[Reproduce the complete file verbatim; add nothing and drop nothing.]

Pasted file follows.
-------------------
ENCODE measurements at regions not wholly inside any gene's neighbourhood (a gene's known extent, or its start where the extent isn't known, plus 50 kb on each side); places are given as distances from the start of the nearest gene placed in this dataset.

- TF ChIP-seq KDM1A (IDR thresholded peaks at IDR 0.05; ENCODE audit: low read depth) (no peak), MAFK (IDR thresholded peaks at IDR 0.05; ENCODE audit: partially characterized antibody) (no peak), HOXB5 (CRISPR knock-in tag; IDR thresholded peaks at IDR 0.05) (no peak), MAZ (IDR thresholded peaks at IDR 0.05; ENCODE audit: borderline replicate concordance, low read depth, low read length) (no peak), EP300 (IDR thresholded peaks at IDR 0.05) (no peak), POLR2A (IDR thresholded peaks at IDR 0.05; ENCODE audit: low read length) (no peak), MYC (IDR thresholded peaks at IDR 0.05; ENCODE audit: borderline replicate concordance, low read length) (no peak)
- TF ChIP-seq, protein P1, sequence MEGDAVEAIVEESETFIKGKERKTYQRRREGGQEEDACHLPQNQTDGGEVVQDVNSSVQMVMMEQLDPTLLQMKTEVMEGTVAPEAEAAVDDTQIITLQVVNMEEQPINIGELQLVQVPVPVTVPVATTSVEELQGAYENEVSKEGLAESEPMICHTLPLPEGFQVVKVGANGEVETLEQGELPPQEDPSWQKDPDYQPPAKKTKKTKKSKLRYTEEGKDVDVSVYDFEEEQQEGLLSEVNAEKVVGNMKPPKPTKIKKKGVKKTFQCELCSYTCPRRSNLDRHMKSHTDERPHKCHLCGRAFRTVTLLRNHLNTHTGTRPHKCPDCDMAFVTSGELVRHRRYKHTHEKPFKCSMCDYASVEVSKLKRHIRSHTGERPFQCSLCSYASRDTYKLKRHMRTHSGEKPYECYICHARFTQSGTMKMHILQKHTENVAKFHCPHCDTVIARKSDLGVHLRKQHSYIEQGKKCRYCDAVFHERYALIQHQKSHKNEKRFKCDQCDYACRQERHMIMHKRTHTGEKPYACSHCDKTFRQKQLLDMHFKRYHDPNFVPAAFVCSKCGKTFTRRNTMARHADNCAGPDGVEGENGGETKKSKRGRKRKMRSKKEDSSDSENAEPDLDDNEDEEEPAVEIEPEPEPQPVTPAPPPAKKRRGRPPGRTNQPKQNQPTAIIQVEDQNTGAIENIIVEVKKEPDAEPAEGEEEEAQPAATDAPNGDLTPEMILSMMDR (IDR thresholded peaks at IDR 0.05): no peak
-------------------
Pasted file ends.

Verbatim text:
ENCODE measurements at regions not wholly inside any gene's neighbourhood (a gene's known extent, or its start where the extent isn't known, plus 50 kb on each side); places are given as distances from the start of the nearest gene placed in this dataset.

- TF ChIP-seq KDM1A (IDR thresholded peaks at IDR 0.05; ENCODE audit: low read depth) (no peak), MAFK (IDR thresholded peaks at IDR 0.05; ENCODE audit: partially characterized antibody) (no peak), HOXB5 (CRISPR knock-in tag; IDR thresholded peaks at IDR 0.05) (no peak), MAZ (IDR thresholded peaks at IDR 0.05; ENCODE audit: borderline replicate concordance, low read depth, low read length) (no peak), EP300 (IDR thresholded peaks at IDR 0.05) (no peak), POLR2A (IDR thresholded peaks at IDR 0.05; ENCODE audit: low read length) (no peak), MYC (IDR thresholded peaks at IDR 0.05; ENCODE audit: borderline replicate concordance, low read length) (no peak)
- TF ChIP-seq, protein P1, sequence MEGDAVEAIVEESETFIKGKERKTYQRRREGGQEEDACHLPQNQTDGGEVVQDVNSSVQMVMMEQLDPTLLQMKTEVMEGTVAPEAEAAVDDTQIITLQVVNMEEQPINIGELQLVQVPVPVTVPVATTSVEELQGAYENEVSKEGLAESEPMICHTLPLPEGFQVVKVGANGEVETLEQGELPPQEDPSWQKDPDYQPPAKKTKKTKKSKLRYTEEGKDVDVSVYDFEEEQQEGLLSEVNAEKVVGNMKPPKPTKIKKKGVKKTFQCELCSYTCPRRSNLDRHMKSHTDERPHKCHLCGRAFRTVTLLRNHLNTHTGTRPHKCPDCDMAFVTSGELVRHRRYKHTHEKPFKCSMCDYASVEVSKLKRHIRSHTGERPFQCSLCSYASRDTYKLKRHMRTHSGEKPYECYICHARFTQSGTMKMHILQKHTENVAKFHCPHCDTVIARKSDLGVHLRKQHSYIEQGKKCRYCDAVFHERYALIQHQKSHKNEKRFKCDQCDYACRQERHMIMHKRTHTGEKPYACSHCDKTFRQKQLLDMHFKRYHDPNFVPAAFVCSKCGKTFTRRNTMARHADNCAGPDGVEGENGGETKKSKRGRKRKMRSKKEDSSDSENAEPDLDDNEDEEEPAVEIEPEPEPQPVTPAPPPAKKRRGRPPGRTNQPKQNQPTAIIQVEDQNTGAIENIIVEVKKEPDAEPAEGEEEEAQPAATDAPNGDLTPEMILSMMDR (IDR thresholded peaks at IDR 0.05): no peak